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The Cardinals Came Back to Earth Against the Shorthanded Packers

Arizona played pretty well and lost. Green Bay was without several key contributors and won. Football can be weird.

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Multiple things can be true at once. In this case, it’s that (a) the Cardinals are one of the best teams in the NFL and (b) they also had an unsustainably hot start to the season and were destined to regress. We saw both sides of that dichotomy on Thursday Night Football. Arizona played a solid game; Arizona also fell back down to Earth. The NFL’s last unbeaten team is perfect no more.

Let’s start at the most natural point: the end. With 15 seconds left in their showdown with the Packers, the Cardinals had driven deep into Green Bay territory, trailing 24-21. They faced second-and-goal from Green Bay’s 5-yard line, with the perfect chance to either end the game with a touchdown or at least push the contest to overtime with a chip-shot field goal. Considering that Arizona had started all the way on the Packers’ half-foot line after an impressive (if, for Wisconsin residents, somewhat controversial) goal-line stop, this drive presented an opportunity for the Cardinals to once again prove themselves as the league’s team to beat. Then, something bizarre happened. Kyler Murray dropped back to pass, looked toward A.J. Green … and Green never turned around. Rasul Douglas, a player who began this month on the Cardinals’ practice squad, picked off Murray for a game-sealing interception:

This play happened immediately after a timeout. After the game, head coach Kliff Kingsbury said that Green simply ran the wrong route. “Yeah, I mean, we feel like it’s a safe throw if [Green] knew the route to run,” Kingsbury said. “It was the right place to go with the ball. Just didn’t communicate on some level and then the guy made a good play.” Cardinals fans are probably screaming for Larry Fitzgerald to return right now.

It wasn’t the only miscue of the night for Arizona. The Cardinals lost a possession when rookie wide receiver Rondale Moore muffed a punt off his fingertips, setting Green Bay up with the football inside the 5-yard line:

Moore also tipped a ball at the beginning of the third quarter that led to a Packers interception:

Those two errors led to 10 Packers points in a game that Green Bay won by just three. By comparison, the Packers had zero turnovers despite fumbling the football twice; Green Bay was able to fall on both of them. Sometimes, that’s just how football goes.

Still, the Cardinals looked impressive at points. They averaged 6.1 yards per play, which exactly matches their season-long average (which ranks seventh in the league). The offense scored touchdowns on two of its four second-half drives; the two that it didn’t score on were the two fluky interceptions. The defense limited reigning MVP Aaron Rodgers to 184 yards on 37 pass attempts (more on that in a minute), and had multiple crucial goal-line stands that kept Arizona in the game. The Cardinals played like crap; they also played great. They lost; they probably should have won. They’re a great team; they’re finally tasting what it’s like when the ball doesn’t bounce their way. Football is complicated.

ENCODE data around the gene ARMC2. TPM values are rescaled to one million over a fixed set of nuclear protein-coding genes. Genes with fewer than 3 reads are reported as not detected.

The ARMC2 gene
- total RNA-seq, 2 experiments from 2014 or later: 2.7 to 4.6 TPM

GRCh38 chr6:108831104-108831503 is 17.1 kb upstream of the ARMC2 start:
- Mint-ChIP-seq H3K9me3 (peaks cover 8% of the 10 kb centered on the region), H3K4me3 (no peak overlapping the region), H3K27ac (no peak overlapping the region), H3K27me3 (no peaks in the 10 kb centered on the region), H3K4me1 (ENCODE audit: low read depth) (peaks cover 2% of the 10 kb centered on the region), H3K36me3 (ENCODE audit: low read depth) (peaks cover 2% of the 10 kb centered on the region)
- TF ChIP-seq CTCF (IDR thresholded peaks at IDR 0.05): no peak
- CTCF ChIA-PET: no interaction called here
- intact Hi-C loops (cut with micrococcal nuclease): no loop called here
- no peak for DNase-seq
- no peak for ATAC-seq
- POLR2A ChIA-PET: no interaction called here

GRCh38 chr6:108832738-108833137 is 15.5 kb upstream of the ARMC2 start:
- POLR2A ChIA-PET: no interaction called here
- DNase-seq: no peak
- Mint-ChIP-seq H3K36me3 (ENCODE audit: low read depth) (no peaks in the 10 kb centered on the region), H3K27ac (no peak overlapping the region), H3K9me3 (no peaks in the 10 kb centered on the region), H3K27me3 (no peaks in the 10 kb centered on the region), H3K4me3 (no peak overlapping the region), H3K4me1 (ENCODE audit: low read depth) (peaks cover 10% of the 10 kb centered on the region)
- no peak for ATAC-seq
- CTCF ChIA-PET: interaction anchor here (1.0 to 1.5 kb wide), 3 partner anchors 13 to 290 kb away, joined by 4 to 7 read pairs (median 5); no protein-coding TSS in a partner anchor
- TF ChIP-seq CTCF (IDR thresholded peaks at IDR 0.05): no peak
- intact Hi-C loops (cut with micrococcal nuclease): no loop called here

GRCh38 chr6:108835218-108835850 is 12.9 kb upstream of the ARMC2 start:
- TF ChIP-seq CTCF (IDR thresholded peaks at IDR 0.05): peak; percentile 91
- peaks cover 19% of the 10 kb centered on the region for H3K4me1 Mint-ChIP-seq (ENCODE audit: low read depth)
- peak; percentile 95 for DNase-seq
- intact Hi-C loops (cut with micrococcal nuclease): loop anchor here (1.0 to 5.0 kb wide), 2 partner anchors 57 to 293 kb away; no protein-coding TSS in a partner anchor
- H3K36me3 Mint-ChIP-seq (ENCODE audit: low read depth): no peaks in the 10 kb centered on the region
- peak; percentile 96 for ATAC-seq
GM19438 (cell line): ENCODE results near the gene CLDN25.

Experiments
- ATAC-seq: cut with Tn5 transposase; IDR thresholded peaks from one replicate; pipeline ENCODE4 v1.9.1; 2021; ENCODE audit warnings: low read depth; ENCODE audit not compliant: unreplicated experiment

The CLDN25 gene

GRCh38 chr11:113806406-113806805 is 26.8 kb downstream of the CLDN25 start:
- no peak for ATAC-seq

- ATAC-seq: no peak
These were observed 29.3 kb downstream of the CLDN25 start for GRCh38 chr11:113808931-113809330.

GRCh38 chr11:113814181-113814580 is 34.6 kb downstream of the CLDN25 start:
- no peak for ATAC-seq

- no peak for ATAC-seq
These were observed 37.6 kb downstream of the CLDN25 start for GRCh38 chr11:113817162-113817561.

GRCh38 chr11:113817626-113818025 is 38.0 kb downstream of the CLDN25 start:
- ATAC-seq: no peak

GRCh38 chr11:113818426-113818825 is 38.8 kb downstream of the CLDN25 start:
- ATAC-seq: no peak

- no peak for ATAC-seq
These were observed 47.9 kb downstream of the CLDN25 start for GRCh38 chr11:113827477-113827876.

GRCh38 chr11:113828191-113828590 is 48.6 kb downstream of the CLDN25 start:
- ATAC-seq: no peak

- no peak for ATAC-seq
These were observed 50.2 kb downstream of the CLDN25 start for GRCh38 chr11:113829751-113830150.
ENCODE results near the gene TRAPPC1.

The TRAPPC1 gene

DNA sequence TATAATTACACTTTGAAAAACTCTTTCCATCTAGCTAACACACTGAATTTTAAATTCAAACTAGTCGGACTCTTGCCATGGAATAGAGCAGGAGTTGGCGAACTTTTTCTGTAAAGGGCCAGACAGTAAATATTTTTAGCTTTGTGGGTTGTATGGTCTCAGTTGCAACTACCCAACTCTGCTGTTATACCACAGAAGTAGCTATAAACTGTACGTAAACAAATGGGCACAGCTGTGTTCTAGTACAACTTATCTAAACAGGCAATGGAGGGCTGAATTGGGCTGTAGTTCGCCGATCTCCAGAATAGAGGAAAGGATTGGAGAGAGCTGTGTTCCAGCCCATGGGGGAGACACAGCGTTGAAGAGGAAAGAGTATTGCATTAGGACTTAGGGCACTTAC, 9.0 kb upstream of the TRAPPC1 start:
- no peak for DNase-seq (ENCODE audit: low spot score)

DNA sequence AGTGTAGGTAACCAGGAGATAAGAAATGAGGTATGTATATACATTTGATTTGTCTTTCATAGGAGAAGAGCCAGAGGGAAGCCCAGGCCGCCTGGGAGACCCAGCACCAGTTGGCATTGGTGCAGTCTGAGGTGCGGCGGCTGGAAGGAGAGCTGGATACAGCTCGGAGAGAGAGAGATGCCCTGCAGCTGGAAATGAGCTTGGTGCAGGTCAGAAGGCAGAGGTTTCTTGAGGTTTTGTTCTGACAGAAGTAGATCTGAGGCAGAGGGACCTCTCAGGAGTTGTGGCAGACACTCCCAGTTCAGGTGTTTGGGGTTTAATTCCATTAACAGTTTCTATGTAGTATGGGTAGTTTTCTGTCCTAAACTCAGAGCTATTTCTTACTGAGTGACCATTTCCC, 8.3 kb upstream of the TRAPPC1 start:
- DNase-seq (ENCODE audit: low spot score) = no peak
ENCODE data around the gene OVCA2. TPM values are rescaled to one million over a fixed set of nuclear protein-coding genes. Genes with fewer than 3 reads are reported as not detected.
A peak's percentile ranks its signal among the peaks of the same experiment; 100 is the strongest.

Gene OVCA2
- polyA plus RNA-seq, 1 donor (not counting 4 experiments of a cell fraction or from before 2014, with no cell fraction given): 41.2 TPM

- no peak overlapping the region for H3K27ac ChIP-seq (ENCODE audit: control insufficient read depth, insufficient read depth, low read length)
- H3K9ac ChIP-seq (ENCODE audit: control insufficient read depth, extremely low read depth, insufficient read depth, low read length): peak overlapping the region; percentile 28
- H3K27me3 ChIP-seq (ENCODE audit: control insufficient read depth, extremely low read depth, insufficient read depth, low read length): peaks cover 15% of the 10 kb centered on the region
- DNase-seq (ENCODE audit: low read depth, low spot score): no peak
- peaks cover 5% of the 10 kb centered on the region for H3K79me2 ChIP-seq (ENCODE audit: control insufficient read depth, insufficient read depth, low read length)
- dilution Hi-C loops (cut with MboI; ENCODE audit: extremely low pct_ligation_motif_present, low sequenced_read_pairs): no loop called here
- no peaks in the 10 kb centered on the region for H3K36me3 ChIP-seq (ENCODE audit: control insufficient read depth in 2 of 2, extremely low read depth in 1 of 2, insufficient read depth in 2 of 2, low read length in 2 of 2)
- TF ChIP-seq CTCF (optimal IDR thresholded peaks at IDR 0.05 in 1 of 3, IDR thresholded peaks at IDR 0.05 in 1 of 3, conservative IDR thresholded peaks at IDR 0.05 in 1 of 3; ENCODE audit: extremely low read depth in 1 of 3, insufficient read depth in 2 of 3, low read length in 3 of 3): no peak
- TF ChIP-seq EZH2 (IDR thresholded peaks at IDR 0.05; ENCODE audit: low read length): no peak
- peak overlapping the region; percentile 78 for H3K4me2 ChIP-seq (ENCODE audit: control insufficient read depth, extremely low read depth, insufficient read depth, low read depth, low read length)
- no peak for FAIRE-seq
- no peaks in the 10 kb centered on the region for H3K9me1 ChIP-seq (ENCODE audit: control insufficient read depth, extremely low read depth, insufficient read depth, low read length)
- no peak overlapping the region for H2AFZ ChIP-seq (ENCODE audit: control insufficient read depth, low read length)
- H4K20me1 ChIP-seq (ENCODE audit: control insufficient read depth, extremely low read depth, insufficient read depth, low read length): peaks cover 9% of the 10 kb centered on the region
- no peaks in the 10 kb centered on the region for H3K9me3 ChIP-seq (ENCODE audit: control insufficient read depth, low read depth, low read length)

Adding to the complexity, it’s not like the Cardinals caught all the unlucky breaks Thursday night. The Packers were without both Davante Adams and Allen Lazard (both on the COVID-19 list) as well as Marquez Valdes-Scantling (hamstring). As a result, Rodgers’s most-targeted player was running back Aaron Jones. After Jones it was Juwann Winfree, a practice-squader and 2019 sixth-round draft pick who had never before seen a target in an NFL game. Tight end Robert Tonyan left the game with a knee injury in the third quarter, leaving the cupboard even more bare for the Packers. (Rodgers found Randall Cobb for two touchdowns; this is probably the most he’s ever missed Jake Kumerow, and that’s a high bar.) Oh, and defensive coordinator Joe Barry also didn’t make the trip to Phoenix after testing positive for COVID-19.

If all that weren’t enough, Packers fans also surely believe that Aaron Jones broke into the end zone on the team’s final real possession; that call was overturned and made way for the crucial goal-line stop that preempted Arizona’s would-be game-winning drive. Murray was even awarded a first down in the final seconds of the game on a run that looked short; that play wasn’t reviewed.

But, not to be left out, the Cardinals also faced the injury bug themselves. J.J. Watt is likely out for the season with a shoulder injury, and DeAndre Hopkins was in and out (mostly out) of this game with a hamstring issue. They were also starting third-string center Sean Harlow.

All of that is to say that while there is a good case that the Cardinals should have won the game, if they had won, there’d also be a good case that a healthy Packers team would have won. So, yeah, Arizona should have won. But so should have Green Bay. Maybe sometimes too many things can be true at once. If these two teams meet again in January, here’s hoping the game is as competitive as what we saw Thursday night—just with both teams at full strength.